Today's Confrontation Clause (after Crawford and Melendez-diaz)

Publication year2022





In the Sixth Amendment to the United States Constitution, the Confrontation Clause states that, "[i]n all criminal prosecutions, the accused shall enjoy the right ... to be confronted with the witnesses against him."(fn1) This right applies to federal prosecutions directly from the Sixth Amendment and to state and local prosecutions by incorporation into the Due Process Clause of the Fourteenth Amendment.(fn2) In recent years the Supreme Court of the United States's understanding of the meaning of this Clause may well be the single part of constitutional law-certainly of criminal procedure-that has undergone the most radical change.(fn3)

Two Supreme Court judgments in roughly the past five years have introduced this change and have greatly expanded the right of the accused in criminal prosecutions to confront the witnesses against them. This Article is about this sharp turn in the law of the Confrontation Clause. After a brief discussion of the history of the Court's understanding of the Clause, this Article settles into a discussion of its new understanding, as found primarily in the Court's opinion in 2004's Crawford v. Washington (fn4) and its 2009 opinion in Melendez Diaz v. Massachusetts (fn5)-a discussion of where the Court's understanding sits today and where it may be headed. Throughout, the Article deals with the details of the coverage of the Confrontation Clause-when the right attaches and what the Clause requires when the right does attach.

Part II presents a brief history of the High Court's treatment of the Confrontation Clause-how the clause was understood prior to 2004 and how, in that year, that understanding changed.(fn6) Part III separates out and discusses Justice Thomas's understanding of the Clause, important because it supplies the fifth vote for the majority's new understanding of the right and, therefore, may be the vote that controls its scope.(fn7) Part IV discusses the elements foundational to the attachment of the confrontation right: testimonial statements; offered in a criminal prosecution; offered against the accused; and offered to prove the truth of the matter asserted (and, of course, the affect Crawford and Melendez-Diaz have had upon these requirements).(fn8) Part V is about the importance of raising Confrontation Clause issues before the start of the trial.(fn9) Part VI discusses situations where the right attaches and might at first glance appear to be infringed, but on a closer look is not.(fn10) Part VII discusses inefficiencies created by the right to confront, how the inefficiencies are not as great as they may at first glance seem, and how, in any event, whether the right is inefficient or not is largely irrelevant.(fn11) Part VIII concerns the traumatized victim of the crime-on-trial who will be further traumatized if made to testify against the accused victimizer.(fn12) Part IX covers situations where the Confrontation Clause might well have applied but the accused has either forfeited the right to invoke the clause or waived the right-to-confront objection-waived it during the trial or, upon appropriate motion, well before the trial.(fn13) Part X is about the harmless error rule as it applies to the confrontation right.(fn14) Part XI is a brief conclusion.(fn15)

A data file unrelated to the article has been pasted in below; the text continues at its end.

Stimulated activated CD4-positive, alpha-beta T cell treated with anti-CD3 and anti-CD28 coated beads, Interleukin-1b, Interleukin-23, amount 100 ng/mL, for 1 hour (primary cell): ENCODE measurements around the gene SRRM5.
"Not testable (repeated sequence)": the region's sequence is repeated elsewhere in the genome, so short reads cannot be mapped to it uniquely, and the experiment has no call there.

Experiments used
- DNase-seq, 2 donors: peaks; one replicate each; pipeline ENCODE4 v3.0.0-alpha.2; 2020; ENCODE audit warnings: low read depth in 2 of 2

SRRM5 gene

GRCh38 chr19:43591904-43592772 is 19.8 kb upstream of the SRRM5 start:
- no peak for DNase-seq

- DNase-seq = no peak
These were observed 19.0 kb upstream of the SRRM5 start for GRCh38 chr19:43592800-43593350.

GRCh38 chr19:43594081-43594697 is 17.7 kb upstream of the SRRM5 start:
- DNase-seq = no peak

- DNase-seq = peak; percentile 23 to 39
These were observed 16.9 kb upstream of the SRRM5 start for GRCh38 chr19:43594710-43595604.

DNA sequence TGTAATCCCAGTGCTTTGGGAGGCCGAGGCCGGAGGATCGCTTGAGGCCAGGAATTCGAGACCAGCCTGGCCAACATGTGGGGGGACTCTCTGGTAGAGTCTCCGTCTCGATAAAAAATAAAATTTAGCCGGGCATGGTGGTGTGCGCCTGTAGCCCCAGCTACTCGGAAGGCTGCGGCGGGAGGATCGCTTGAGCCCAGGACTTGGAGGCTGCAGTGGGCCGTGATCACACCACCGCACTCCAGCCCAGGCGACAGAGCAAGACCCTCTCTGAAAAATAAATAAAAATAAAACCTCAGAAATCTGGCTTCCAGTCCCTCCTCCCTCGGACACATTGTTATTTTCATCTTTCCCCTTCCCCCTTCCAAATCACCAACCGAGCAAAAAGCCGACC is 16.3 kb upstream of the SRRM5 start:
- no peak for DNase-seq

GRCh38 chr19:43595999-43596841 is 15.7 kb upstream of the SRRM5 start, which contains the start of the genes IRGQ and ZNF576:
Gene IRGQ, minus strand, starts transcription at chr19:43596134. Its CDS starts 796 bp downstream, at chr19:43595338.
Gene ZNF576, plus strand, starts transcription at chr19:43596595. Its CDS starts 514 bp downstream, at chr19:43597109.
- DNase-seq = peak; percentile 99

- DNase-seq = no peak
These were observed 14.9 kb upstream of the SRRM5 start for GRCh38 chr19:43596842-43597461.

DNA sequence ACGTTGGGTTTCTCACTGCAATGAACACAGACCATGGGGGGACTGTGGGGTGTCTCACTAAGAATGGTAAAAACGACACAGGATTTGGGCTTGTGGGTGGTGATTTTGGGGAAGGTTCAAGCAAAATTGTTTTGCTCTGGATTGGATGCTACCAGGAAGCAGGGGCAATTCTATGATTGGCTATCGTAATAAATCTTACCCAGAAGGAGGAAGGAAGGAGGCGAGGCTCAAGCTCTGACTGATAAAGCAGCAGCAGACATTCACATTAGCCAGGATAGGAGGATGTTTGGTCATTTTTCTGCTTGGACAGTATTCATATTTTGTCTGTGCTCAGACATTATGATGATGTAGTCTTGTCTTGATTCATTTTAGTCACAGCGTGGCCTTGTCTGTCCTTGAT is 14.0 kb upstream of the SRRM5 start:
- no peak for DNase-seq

There is a close, perhaps obvious, relationship between the Confrontation Clause and the hearsay rule. Each deals with the same problem-the testimonial infirmities attached to second-hand evi-dence.(fn16) Each bars the receipt of some second-hand evidence.(fn17)

Exceptions to the bar of the hearsay rule are based on findings that particular categories of statements(fn18) or particular individual statements(fn19) tend to be reliable and, in some cases, that there is an unusual need for the evidence.(fn20) Hearsay reliability can be found in a number of ways: there was contemporaneous cross examination, the statement was made in the face of impending death or with the expectation that the it would lead to medical diagnosis or treatment, the time between the event and the statement was too short for the declarant to have fabricated a lie or have forgotten the relevant facts, and so forth.(fn21)